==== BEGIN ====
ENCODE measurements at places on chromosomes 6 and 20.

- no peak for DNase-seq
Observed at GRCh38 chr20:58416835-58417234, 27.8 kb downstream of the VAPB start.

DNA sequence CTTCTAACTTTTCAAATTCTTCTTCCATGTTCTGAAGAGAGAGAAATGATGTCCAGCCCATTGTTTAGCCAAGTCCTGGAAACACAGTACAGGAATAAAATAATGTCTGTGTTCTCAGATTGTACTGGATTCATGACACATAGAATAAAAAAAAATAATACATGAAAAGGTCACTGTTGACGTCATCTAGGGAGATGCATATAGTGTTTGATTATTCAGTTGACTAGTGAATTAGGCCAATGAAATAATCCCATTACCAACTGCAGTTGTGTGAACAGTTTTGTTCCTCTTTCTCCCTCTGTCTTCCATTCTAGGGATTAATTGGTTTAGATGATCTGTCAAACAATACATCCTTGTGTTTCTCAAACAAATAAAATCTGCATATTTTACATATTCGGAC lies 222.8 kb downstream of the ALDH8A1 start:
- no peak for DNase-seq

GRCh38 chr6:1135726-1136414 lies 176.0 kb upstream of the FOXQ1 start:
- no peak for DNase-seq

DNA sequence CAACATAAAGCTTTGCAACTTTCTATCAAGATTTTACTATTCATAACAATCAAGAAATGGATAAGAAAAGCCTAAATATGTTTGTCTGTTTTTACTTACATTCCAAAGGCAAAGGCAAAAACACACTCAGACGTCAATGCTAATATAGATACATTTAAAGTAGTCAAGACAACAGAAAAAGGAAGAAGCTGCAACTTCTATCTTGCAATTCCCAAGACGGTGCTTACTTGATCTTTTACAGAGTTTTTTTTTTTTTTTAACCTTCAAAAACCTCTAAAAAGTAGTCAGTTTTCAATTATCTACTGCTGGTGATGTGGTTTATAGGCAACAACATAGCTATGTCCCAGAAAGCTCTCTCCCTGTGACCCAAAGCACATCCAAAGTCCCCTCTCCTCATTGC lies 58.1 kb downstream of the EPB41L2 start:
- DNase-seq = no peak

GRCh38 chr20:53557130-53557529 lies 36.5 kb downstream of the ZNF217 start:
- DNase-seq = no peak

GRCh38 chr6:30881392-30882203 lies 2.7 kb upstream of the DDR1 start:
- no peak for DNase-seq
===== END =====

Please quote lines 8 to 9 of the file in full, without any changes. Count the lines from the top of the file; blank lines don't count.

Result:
DNA sequence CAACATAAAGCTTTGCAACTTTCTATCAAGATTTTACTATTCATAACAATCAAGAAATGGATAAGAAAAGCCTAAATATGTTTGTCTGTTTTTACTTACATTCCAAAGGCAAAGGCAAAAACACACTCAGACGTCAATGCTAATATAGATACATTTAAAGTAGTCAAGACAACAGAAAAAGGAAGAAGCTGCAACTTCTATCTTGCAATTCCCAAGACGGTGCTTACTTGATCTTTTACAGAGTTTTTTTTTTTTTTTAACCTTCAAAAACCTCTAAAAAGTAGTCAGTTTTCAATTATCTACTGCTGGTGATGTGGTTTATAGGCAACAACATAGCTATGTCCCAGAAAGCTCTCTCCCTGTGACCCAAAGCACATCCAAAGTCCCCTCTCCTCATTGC lies 58.1 kb downstream of the EPB41L2 start:
- DNase-seq = no peak